Thursday, October 9, 2003

Cromer is red-hot in 'Blue'


Theater review

By Jackie Demaline
The Cincinnati Enquirer

Every year, one of the things I most look forward to is a knockout stage turn by Bruce Cromer. This season, it's in Ensemble's Blue/Orange, a showy London hit about mental health care in Great Britain.

Cromer is the urbane if inhumane Dr. Smith, the "authority" in a psychiatric hospital who follows the line of least resistance - and takes no prisoners when a subordinate balks at assembly line treatment.

Running at close to three hours, Blue/Orange is a show that likes to hear itself talk, but the conversation is endlessly literate and Ensemble is always at its best when Playhouse in the Park provides a guest director.

In this case its Playhouse associate artistic director Michael Haney who delivers a production as sharp as playwright Joe Penhall's angry indictment.

Blue/Orange bursts with energy from its opening moment. Newbie psychiatrist Bruce (Jeff Groh) is meeting with patient Christopher (Demond Robertson) in a consulting room and waiting for a second opinion from his mentor/boss Smith.

Christopher, angry and excitable, is anxiously awaiting his release in 24 hours. Bruce hedges. Chris has been diagnosed with borderline personality disorder, a tidy problem that will get him a quick release. But Bruce believes he's textbook schizophrenic, which is a lot messier. Smith hates messes.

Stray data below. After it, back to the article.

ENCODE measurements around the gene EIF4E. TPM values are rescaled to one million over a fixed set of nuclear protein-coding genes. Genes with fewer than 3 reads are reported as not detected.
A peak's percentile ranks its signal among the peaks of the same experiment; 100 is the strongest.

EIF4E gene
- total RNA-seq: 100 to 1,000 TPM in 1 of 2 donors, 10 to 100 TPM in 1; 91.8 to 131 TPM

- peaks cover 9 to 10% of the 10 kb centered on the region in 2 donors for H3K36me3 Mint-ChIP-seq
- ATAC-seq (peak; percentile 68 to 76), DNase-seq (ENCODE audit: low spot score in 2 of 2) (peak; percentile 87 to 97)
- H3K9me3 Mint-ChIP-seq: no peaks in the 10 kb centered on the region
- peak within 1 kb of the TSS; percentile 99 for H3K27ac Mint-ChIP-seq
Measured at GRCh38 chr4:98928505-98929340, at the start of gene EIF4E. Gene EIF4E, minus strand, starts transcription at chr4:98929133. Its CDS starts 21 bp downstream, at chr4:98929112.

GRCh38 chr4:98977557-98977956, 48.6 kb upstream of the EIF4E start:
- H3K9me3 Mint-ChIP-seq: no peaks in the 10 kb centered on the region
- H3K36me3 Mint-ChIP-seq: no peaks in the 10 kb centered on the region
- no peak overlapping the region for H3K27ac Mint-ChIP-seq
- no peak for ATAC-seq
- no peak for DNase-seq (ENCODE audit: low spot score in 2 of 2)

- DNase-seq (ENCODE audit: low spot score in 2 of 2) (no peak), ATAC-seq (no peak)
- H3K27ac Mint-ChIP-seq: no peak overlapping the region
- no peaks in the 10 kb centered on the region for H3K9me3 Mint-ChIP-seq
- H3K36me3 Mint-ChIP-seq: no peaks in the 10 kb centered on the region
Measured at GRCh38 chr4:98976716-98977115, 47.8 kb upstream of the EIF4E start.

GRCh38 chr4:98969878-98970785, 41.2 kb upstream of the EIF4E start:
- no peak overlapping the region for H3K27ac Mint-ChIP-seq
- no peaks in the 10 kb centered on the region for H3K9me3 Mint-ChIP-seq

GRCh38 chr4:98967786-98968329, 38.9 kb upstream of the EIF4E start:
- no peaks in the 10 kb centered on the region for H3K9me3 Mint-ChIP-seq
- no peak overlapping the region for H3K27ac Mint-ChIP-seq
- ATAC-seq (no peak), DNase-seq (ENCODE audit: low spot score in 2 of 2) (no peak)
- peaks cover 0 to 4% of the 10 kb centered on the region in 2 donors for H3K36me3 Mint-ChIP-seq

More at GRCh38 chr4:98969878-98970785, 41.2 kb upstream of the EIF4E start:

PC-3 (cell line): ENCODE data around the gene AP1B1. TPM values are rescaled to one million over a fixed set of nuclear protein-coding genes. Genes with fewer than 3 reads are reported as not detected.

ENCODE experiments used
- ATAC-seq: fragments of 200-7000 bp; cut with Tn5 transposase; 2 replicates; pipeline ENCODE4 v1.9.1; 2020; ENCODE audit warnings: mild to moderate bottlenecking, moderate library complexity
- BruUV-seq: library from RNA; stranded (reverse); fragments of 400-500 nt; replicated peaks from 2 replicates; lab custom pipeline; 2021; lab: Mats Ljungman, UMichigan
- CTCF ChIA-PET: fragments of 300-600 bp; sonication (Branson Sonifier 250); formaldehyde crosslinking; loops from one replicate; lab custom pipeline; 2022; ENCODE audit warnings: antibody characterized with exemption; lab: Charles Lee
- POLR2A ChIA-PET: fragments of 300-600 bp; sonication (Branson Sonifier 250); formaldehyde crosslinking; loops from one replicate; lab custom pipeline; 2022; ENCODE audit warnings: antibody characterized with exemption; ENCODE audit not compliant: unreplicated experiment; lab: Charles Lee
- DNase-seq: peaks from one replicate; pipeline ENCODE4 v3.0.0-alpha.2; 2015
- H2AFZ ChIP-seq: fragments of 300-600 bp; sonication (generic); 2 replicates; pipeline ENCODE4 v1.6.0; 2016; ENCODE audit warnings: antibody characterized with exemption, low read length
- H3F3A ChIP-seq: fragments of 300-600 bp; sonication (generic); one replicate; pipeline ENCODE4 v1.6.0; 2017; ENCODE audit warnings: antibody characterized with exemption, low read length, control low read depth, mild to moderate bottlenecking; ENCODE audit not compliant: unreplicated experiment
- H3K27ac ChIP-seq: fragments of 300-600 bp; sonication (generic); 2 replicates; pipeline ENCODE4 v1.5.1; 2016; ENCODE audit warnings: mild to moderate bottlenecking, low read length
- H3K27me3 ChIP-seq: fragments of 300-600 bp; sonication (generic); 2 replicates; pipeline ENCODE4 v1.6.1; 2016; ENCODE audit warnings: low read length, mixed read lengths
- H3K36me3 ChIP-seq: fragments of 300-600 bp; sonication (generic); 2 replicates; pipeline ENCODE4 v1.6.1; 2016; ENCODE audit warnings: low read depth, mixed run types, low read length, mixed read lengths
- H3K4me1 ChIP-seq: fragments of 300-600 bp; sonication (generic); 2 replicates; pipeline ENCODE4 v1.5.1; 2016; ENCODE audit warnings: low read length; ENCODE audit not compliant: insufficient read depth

Christopher happens to be black, which sends Smith off into philosophical heaven as he quotes poets Paul Eluard and Allen Ginsburg and ponders the quirks of ethnocentricity - who are white Europeans to define what is sane or insane in people of other cultures?

Even as Smith expertly demonstrates the rules of "playing the game" and coming out at the top of the mental health bureaucracy, the playwright never tires of game-playing as power shifts from character to character with not much better reason than making sure each actor has a chance for some major theatrics.

Penhall has other things on his mind, too. All sorts of politically incorrect thoughts are given voice to let us consider where exactly that line into racism is crossed. And how much anybody actually cares.

Groh gives a capable performance as a man whose honor and compassion fall away when he's backed against a wall. Robinson is terrific at barely leashed emotions, but on opening night he wasn't quite as comfortable with the British slang that peppers his dialogue.

Cromer's Smith will stand as one of this season's best performances, chilling in his lack of conscience, his self-satisfaction and delicious in his stylish delivery of erudite if cruelly inappropriate comments.

A word of warning: watch your step as you walk past the stage. Corners of the set are rendered all but invisible on either side of the low platform playing area. Two people tripped over it and fell on opening night and there was another near miss.

Blue/Orange, through Oct. 26, Ensemble Theatre, 421-3555.




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